Best Mile of Miami 2009 | Biscayne Boulevard between 54th and 79th streets | Best Restaurants, Bars, Clubs, Music and Stores in Miami | Miami New Times

Summary of the short film, "A Perfect Day in MiMo": Timmy wakes up in Motel Blue, fond memories of his visit to Boulevard. Where is that smell coming from? Oh, right! He brought the stripper back to his room! Quietly, Timmy puts on his clothes, leaves a $20 bill on the nightstand, and sneaks out. The Miami sun is out, and a cool breeze is blowing off of the Little River, making him hungry for pancakes, fresh fruit, and a stiff latte. Luckily, Uva 69, the Vagabond Market, and Jimmy's are all open. Afterward, Timmy strolls down the sidewalk that should have trees dug into it any day now on his way to Legion Park, where he runs some full-court ball and bathes in Biscayne Bay. Too snobby to get back into his old clothes, Timmy buys some new threads at Julian Chang and then catches a couple of innings of the Florida Marlins game on the flat-screen TVs at Kingdom. Lunchtime! Nothing like a hot dog from Dogma before doing some renovation work on the Shalimar Hotel and sitting outside the Kubik lot wondering why no one has done anything about this eyesore. But you know what's not an eyesore? That Coppertone sign! Timmy could watch that dog tear that little girl's bathing suit off for hours. Too bad he's got cars to wash at Metro. Thanks for the tip, Mrs. Johnson! How'd you like to meet me at Michy's for some seafood linguine? And then maybe afterward we can have an affair in an empty apartment above Balans? Awesome! I'll go get a haircut at the Chop Shop and pay my pimp at the Sinbad. Drinks at Red Light and then it's back to Boulevard. Nighty-night, Timmy. You can do it all over again tomorrow.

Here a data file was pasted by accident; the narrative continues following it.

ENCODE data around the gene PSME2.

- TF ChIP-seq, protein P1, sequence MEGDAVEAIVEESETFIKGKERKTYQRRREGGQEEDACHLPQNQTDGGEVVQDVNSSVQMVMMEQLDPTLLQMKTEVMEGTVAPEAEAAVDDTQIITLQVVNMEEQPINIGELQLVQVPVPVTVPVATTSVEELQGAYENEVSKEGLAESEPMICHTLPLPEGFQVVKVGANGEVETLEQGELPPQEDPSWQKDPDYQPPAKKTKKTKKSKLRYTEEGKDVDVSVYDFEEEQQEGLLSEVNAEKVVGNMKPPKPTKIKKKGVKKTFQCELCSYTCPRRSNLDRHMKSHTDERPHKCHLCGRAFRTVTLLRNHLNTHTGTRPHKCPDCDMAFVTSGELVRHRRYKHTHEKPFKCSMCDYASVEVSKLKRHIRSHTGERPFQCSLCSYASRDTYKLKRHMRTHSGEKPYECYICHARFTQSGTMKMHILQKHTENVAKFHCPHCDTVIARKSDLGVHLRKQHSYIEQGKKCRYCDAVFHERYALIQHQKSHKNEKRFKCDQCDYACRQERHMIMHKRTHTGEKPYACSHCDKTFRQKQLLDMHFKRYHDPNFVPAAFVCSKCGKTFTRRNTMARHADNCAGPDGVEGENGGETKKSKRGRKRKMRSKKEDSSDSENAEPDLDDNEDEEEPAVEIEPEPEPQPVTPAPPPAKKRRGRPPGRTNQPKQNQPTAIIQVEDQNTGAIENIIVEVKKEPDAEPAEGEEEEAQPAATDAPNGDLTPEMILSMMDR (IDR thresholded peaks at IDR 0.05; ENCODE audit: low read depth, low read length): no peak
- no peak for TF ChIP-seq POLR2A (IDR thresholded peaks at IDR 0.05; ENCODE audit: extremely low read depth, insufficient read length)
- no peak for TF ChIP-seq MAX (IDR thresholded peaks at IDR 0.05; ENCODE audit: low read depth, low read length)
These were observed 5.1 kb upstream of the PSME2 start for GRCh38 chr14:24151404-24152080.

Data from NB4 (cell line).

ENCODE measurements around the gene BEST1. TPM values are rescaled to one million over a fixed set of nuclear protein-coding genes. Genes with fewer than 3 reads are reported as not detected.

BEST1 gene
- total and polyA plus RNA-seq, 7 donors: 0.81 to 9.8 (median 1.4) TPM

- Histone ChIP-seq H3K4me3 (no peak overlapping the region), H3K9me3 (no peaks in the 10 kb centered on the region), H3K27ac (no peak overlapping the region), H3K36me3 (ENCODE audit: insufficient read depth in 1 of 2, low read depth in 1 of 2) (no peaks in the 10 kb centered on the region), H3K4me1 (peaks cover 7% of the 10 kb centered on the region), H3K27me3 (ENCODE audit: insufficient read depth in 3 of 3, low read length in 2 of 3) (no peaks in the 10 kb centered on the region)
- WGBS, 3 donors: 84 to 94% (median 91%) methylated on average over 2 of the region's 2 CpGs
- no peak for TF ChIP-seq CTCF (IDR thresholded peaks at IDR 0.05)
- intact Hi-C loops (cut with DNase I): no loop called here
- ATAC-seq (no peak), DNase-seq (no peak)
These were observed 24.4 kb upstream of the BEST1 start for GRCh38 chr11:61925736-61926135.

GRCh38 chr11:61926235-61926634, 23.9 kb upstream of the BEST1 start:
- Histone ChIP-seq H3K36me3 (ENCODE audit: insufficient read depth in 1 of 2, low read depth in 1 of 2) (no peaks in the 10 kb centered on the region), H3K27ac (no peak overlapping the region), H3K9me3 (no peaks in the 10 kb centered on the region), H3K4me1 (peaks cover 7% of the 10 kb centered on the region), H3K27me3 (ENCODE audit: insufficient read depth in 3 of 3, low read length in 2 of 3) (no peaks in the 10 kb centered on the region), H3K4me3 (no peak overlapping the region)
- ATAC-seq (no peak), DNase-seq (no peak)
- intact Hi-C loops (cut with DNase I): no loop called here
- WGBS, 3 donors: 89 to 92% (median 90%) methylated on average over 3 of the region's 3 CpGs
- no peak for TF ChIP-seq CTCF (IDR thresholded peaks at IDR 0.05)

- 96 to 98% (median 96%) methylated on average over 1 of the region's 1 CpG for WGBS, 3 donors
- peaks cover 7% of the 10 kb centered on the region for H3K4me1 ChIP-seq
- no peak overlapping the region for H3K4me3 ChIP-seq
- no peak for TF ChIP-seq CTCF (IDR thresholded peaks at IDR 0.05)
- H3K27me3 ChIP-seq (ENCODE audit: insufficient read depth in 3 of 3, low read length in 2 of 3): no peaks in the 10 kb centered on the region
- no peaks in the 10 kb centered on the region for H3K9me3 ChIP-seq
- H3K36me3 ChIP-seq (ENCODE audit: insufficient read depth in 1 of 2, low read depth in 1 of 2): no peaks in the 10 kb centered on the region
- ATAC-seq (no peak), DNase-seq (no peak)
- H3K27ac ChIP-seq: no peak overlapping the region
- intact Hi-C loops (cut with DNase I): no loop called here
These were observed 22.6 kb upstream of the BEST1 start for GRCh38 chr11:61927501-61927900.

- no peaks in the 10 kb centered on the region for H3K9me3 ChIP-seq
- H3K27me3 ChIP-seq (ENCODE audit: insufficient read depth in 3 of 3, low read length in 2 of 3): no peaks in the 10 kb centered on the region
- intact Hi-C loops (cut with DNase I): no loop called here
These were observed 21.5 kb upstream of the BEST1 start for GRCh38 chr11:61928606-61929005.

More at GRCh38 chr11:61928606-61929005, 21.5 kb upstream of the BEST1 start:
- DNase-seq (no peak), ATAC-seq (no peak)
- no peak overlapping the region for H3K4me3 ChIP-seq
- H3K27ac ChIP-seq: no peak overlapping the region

Wiber Marrero, who is a personal trainer at Intense Warehouse Fitness in Kendall, popped his MMA cherry last December at the American Airlines Arena during the Mixed Fighting Alliance's There Will Be Blood promotion. The former Army Ranger, who boasts black belts in jujitsu and kickboxing, dropped opponent Ronald Peña with a wicked roundhouse kick to the head 23 seconds into the first round. The chiseled brute's impressive KO sent Peña to the emergency room with a broken jaw and a handful of teeth.